Leading the way to a cure

Lupus Research Update: 2010 Volume 3

Volume 3, 2010 - Online Edition | In This Issue

A Major Advance in Use of Steroids >
Faces of Lupus: CELEBRATING 10 YEARS >
The Role of Vitamin D in Lupus >
Registries Help Guide Lupus Research and Treatment >
Milestones in an Illustrious 10-Year History >
Lupus News Corner >

The Role of Vitamin D in Lupus

Preliminary evidence suggests Vitamin D may offer some protection from diseases like diabetes, some forms of cancer, multiple sclerosis, inflammatory bowel disease, and autoimmune diseases.

But what is the relevance to lupus?

To help answer this question, an ALR-funded investigation — conducted by Professor John Hardin of the Albert Einstein College of Medicine in New York — attempted to discover how Vitamin D might impact lupus.

It is widely known that lupus patients overproduce a cytokine called interferon alpha — which is produced by cells to help regulate the immune system. One consequence of overproduction is that the dendritic cell, which is critical to protecting the body against foreign invaders, might cause the production of antibodies that mistakenly target the patient’s healthy tissues.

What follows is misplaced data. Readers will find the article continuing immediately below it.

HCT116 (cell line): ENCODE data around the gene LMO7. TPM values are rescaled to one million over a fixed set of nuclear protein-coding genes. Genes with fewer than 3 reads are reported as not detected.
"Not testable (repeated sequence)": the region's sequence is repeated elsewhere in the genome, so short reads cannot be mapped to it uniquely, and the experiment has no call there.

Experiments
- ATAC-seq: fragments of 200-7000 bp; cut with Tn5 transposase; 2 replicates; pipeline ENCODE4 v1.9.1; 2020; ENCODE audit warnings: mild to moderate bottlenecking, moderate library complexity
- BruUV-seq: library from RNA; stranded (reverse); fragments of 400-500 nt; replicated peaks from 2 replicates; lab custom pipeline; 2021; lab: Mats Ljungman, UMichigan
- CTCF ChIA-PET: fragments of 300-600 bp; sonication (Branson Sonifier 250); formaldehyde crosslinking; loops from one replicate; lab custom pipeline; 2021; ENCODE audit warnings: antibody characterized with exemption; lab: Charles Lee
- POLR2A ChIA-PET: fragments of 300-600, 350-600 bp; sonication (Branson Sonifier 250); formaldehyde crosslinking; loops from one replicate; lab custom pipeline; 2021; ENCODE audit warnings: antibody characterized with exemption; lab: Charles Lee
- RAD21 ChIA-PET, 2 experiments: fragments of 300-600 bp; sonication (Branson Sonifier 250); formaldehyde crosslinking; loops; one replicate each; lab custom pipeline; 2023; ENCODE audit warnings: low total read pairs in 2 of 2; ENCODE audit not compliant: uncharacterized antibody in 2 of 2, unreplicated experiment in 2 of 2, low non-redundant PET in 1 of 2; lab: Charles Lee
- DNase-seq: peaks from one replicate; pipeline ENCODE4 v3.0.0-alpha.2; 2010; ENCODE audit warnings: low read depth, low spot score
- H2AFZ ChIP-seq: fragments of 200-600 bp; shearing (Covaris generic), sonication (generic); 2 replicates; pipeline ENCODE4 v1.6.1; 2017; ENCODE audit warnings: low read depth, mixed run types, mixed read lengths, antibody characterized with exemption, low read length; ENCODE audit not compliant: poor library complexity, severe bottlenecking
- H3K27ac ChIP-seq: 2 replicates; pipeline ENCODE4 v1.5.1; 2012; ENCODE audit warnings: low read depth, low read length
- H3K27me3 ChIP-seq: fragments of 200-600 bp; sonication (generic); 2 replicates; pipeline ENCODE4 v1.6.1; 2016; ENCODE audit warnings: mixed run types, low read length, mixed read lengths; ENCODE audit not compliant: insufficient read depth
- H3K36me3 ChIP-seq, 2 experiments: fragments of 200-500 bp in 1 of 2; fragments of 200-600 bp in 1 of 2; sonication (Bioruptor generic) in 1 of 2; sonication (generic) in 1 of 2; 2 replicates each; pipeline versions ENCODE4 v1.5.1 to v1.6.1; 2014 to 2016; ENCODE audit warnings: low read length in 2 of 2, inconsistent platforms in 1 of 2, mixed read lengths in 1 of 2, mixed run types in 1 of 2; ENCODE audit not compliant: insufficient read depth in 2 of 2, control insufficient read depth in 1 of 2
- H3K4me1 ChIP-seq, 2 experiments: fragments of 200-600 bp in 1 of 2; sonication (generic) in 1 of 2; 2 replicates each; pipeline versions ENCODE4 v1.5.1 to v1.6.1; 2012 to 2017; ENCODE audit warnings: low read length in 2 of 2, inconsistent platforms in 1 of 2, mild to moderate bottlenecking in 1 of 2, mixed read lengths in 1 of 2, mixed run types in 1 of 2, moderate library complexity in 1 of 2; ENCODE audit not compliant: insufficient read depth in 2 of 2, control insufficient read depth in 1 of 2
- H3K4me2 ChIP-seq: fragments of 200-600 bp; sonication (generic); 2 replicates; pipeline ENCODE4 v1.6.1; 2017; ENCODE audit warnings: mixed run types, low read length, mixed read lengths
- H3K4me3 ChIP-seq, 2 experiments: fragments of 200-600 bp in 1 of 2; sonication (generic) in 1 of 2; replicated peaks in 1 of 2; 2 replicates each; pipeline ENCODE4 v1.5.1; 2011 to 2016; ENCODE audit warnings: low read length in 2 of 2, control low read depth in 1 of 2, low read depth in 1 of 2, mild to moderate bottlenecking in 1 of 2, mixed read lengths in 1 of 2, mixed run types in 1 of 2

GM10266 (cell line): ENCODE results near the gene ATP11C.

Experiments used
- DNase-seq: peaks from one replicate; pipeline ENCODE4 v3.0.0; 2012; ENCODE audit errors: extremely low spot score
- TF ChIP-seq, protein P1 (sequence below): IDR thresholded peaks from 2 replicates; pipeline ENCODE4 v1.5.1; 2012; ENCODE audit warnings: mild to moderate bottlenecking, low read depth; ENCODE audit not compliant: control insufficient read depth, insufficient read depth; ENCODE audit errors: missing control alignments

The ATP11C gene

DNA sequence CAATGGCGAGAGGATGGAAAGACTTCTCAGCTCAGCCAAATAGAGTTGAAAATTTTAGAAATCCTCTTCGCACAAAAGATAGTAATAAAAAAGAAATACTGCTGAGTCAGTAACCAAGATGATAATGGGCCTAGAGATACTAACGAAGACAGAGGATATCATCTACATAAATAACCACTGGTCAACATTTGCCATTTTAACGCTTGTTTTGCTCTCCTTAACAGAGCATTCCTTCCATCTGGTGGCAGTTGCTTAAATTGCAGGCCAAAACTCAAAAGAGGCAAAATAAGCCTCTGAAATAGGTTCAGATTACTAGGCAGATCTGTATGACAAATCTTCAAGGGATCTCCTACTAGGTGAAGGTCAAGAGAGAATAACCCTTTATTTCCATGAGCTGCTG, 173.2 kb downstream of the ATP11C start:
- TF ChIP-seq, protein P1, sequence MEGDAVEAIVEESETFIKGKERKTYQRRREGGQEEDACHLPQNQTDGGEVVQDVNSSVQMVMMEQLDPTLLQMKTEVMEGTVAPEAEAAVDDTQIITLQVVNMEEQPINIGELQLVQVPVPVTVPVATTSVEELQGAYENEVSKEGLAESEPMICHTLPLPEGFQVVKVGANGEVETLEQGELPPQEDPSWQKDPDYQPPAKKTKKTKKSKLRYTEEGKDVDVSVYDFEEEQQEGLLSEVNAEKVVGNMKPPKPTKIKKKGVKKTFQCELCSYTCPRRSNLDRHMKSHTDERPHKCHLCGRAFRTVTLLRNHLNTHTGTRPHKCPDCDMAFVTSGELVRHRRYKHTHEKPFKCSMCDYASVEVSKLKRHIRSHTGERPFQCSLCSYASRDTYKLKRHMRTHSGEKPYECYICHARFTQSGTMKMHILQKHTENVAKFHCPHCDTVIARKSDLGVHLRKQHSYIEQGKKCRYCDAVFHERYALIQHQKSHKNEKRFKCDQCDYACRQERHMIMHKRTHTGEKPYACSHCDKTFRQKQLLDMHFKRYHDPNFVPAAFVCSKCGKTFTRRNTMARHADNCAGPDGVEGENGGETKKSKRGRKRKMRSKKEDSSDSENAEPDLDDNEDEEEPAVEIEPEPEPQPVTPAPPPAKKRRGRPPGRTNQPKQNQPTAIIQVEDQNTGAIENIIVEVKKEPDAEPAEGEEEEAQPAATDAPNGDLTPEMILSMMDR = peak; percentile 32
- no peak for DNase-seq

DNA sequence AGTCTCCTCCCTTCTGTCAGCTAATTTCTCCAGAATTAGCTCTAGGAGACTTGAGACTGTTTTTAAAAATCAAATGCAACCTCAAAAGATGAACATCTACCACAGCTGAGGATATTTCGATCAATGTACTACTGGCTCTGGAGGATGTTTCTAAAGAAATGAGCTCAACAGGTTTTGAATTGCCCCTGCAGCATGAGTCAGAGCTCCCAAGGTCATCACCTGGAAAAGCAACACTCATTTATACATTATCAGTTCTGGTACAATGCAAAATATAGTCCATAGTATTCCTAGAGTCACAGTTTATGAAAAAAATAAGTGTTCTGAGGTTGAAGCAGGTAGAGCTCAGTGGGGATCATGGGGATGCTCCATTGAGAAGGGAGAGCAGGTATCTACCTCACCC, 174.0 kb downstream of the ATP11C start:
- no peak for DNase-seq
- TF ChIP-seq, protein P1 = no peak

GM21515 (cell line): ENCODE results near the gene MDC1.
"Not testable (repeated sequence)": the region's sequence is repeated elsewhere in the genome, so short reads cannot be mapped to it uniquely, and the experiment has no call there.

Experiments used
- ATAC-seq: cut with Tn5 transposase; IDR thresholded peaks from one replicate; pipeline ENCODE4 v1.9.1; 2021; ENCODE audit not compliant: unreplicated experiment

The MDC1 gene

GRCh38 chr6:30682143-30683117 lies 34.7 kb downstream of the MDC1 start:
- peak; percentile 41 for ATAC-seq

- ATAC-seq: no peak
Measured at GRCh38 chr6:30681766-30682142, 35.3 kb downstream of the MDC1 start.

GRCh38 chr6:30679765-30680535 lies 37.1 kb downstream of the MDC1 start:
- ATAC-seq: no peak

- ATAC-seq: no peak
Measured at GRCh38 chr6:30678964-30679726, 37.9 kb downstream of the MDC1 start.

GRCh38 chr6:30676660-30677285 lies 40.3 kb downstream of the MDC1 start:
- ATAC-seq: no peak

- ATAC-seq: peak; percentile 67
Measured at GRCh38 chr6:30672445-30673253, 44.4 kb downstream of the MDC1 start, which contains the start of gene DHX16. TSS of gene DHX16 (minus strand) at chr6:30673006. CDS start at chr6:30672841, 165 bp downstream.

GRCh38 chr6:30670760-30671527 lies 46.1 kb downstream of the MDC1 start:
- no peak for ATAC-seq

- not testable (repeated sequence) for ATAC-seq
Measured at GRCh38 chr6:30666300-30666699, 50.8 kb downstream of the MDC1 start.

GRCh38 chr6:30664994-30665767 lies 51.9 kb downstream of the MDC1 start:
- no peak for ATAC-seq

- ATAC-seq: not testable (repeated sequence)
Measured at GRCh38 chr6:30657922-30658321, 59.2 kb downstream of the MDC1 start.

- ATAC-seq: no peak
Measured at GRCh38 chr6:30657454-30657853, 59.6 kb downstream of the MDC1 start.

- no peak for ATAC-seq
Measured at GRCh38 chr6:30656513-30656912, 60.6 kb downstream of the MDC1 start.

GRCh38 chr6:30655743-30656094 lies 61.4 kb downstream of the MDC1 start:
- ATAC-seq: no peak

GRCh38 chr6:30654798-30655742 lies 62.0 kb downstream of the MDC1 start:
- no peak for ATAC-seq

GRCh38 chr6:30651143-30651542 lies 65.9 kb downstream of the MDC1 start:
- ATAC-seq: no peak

So what is the connection to Vitamin D?

Dr. Hardin and others have documented that a significant number of patients with lupus are profoundly deficient in Vitamin D. He also noted that one of the things that Vitamin D appears to do, at least in test tubes, is block the maturation of dendritic cells.

Although science is far from proving that there is a direct correlation, Dr. Hardin is attempting to examine what genes are regulated by interferon alpha and how the activity of those genes change as a result of increasing the levels of Vitamin D in patients. Then, he will assess how the levels of cytokines change and whether inflammation will be affected by Vitamin D.

Taking too much Vitamin D as a supplement can be dangerous — especially for people with lupus. The body has no way to shut down the absorption of Vitamin D from supplements — which could result in buildups to toxic levels.
This is why the ALR advises everyone to seek professional medical advice before taking Vitamin D.

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